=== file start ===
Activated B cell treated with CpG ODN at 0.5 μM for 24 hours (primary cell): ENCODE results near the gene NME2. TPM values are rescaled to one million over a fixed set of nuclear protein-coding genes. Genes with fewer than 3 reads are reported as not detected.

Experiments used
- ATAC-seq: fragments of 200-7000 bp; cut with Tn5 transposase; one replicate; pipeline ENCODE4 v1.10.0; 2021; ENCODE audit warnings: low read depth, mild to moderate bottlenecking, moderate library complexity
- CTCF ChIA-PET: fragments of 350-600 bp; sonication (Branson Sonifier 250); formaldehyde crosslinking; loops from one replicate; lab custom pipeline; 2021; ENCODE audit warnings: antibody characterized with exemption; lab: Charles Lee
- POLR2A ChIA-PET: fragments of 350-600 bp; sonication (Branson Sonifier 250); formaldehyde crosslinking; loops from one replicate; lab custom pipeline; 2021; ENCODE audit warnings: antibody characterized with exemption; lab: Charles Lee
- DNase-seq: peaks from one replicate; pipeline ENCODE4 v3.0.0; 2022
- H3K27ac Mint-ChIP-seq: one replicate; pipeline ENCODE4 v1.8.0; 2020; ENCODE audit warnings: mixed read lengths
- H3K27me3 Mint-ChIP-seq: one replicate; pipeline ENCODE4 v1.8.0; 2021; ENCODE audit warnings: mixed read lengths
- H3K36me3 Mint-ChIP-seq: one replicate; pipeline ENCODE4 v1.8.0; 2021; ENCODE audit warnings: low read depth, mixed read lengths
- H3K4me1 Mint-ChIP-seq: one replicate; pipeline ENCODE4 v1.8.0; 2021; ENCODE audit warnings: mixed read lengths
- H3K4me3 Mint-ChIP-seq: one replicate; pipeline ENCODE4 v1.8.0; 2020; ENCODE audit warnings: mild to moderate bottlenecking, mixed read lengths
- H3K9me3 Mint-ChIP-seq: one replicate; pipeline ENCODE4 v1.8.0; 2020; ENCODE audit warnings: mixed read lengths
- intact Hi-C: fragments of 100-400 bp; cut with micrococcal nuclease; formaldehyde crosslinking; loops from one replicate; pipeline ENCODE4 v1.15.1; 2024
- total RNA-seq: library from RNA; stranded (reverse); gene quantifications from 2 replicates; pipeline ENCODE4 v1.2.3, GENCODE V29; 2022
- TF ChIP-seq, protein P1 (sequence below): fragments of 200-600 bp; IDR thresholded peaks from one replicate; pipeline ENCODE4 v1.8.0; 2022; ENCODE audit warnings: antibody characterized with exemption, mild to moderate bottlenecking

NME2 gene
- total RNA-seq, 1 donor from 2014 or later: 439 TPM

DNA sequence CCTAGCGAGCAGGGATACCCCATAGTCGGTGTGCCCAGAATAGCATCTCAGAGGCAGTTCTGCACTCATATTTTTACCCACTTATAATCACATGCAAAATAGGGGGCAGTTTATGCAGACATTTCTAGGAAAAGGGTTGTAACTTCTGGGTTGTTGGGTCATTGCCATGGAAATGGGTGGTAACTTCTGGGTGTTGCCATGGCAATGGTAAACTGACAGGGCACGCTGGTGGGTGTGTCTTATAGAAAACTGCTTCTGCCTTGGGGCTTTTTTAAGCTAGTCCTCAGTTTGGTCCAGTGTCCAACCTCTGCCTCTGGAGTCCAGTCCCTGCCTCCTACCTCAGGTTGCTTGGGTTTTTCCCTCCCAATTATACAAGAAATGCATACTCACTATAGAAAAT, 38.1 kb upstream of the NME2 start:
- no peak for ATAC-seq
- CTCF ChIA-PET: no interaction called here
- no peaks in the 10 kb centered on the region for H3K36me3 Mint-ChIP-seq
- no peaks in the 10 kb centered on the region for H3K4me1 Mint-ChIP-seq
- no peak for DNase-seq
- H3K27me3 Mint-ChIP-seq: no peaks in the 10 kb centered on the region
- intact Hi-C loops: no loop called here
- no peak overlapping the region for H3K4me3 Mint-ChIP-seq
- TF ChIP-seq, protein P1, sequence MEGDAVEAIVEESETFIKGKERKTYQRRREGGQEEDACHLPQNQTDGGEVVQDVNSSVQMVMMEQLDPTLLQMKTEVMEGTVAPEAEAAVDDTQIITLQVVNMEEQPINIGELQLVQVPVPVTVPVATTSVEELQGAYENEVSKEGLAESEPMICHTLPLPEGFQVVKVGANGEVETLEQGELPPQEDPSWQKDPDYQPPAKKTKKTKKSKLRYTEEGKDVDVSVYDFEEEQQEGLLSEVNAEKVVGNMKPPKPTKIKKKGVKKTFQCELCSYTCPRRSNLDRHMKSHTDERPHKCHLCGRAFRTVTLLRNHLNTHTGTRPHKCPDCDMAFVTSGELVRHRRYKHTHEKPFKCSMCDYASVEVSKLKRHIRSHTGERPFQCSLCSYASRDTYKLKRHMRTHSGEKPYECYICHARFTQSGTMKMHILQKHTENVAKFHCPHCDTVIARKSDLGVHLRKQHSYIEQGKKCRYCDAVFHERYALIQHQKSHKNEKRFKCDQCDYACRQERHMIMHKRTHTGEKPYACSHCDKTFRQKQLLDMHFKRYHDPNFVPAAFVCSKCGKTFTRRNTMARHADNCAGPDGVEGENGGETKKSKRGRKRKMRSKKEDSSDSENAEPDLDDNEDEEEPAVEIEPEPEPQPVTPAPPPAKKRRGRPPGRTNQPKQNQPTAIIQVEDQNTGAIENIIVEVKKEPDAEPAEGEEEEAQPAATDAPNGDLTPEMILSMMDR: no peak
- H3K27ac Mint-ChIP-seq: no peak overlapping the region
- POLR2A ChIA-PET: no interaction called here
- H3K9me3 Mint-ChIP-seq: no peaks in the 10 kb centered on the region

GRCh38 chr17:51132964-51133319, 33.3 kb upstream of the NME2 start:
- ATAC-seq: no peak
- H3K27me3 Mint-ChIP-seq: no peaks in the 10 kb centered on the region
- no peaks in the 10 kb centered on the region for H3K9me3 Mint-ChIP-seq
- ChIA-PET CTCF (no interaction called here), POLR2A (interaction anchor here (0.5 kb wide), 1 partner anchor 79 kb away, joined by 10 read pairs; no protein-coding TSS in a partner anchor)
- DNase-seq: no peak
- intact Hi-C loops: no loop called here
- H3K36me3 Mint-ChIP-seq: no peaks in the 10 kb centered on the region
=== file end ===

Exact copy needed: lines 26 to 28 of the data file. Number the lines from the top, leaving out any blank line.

- no peak overlapping the region for H3K4me3 Mint-ChIP-seq
- TF ChIP-seq, protein P1, sequence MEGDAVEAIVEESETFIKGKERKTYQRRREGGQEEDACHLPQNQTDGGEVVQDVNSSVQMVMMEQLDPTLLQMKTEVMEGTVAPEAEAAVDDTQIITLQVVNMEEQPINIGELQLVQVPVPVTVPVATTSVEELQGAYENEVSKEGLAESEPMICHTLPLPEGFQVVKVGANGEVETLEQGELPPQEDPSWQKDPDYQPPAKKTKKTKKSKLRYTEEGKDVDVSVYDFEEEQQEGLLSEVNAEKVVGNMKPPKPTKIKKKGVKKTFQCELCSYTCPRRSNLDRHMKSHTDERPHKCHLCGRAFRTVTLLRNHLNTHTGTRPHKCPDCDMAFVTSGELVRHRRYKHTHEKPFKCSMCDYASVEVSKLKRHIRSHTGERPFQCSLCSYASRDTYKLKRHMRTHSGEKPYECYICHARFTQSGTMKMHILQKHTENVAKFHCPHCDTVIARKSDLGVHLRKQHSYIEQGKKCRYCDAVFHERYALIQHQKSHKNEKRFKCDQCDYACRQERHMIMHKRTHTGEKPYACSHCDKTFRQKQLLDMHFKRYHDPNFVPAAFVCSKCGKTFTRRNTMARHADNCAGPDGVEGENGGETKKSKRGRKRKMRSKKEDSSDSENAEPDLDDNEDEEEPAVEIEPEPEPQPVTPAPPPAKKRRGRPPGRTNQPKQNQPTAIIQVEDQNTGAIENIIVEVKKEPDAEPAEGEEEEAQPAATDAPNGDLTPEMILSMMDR: no peak
- H3K27ac Mint-ChIP-seq: no peak overlapping the region